Performers teaching Pasifika heritage

 Talia-Rae Mavaega,  Jake Arona and Mana Tatafu performing O Le Malaga Fa’a’Atua (The Journey of...
Talia-Rae Mavaega, Jake Arona and Mana Tatafu performing O Le Malaga Fa’a’Atua (The Journey of the Gods).
When Talia-Rae Mavaega travels to primary schools nationally as a performer she often finds it "disappointing" to learn how little children know about Pasifika's rich culture.

Having toured nationally with Duffy Books in Homes, she has found some school children don't know what Samoa or Tonga is or New Zealand is in the Pacific.

In a bid to educate children on Pasifika's heritage, Mavaega is one of three performers from theatre company Y NOT travelling to schools across Canterbury to share some of Samoa, Tonga and New Zealand's most well-known legends.

Directed by Gregory Cooper, the theatre company has collaborated with The Court Theatre to present O Le Malaga Fa’a’Atua (The Journey of the Gods).

The multi-lingual production will be touring across Canterbury primary schools until September 13 and will feature Jake Arona and Mana Tatafu, alongside Mavaega.

When asked by The Star if education on the Pacific could be better, she said: "I think there is always room for improvement, I just think Pasifika culture isn't implemented as much."

But Mavaega said: "The cool thing is most of the kids once they are given the opportunity to learn a new word or whatever they just jump on it which is awesome."

Based on a fusion of myths, the O Le Malaga Fa’a’Atua (The Journey of the Gods) follows the story of demigod Maui's quest to prove himself worthy of becoming a fully-fledged God.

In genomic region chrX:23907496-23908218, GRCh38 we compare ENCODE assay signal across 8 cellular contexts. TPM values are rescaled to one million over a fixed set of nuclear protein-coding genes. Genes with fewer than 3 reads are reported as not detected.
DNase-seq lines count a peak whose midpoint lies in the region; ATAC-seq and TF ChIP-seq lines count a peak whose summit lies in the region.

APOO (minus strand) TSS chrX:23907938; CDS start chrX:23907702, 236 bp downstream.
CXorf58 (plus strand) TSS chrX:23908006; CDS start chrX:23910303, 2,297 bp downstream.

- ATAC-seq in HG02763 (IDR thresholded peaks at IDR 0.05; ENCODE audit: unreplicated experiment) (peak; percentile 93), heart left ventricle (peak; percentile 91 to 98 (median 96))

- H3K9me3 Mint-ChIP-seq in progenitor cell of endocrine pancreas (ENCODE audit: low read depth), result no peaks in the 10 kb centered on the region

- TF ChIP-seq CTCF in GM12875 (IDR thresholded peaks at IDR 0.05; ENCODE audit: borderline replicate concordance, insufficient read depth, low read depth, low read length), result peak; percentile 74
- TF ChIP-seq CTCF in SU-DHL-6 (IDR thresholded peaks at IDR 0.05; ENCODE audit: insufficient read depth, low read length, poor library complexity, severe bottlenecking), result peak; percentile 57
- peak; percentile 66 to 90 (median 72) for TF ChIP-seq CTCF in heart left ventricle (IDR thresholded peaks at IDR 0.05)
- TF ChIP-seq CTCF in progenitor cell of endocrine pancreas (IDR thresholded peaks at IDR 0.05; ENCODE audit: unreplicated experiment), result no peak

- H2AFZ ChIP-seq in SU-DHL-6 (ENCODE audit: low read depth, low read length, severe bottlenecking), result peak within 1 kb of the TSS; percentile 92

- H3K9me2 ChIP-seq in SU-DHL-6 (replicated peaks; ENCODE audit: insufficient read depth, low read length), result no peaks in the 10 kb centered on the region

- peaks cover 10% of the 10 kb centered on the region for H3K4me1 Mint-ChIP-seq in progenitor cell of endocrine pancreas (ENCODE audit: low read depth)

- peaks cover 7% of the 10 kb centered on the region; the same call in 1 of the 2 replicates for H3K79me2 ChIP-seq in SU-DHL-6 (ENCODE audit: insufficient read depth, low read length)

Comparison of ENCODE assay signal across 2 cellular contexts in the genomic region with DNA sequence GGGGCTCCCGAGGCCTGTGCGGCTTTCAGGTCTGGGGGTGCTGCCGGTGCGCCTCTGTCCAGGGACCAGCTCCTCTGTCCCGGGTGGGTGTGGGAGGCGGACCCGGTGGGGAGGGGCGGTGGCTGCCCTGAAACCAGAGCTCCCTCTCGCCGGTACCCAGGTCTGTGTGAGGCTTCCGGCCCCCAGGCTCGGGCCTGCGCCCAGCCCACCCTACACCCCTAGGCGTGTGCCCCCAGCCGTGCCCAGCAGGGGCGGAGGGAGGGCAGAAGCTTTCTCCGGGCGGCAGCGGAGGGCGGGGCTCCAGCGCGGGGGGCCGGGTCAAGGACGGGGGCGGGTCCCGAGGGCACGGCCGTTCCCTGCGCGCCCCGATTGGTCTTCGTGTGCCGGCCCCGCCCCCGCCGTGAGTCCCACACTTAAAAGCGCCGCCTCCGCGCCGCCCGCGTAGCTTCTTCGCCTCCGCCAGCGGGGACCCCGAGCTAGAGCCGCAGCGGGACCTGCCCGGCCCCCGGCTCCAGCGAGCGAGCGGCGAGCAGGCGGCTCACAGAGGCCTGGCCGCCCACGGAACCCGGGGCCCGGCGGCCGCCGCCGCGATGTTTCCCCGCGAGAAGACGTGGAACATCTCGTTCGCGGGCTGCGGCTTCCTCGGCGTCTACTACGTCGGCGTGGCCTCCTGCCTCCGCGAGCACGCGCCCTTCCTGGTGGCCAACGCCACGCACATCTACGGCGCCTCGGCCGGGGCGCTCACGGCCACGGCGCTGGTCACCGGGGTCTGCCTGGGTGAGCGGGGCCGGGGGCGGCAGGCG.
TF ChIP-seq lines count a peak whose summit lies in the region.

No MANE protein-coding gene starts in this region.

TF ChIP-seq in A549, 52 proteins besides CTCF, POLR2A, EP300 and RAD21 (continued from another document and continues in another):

Mavaega, who is of Samoan heritage, will play the role of Sina based on the famous Polynesian myth Sina and the Eel, which explains the origins of the first coconut tree.

But she said the message she is hoping children will walk away with is to make the right choices to be kind to others and be the best they can be.

The message stems from when Maui (who is based on a demigod from Maori mythology) is faced with the decision to either gain for himself or help people forever.

Mavaega said while the majority of schools it is travelling to may not have the population of Pacific students, it is "awesome" it can share with children who have not experienced the culture.

Fortunately, times have changed since Mavaega's grandfather moved to New Zealand between the 1930s - 1940s.

Back then, she said children were told off and beaten for speaking the Samoan and had to sacrifice their language to adapt to New Zealand language.

"We are so lucky human rights is now a thing," Mavaega said.

Y NOT was established in 2017 to bring more Pasifika theatre into the city's art scene.

There are four available performances for schools to attend the show.

To book a visit for your school go to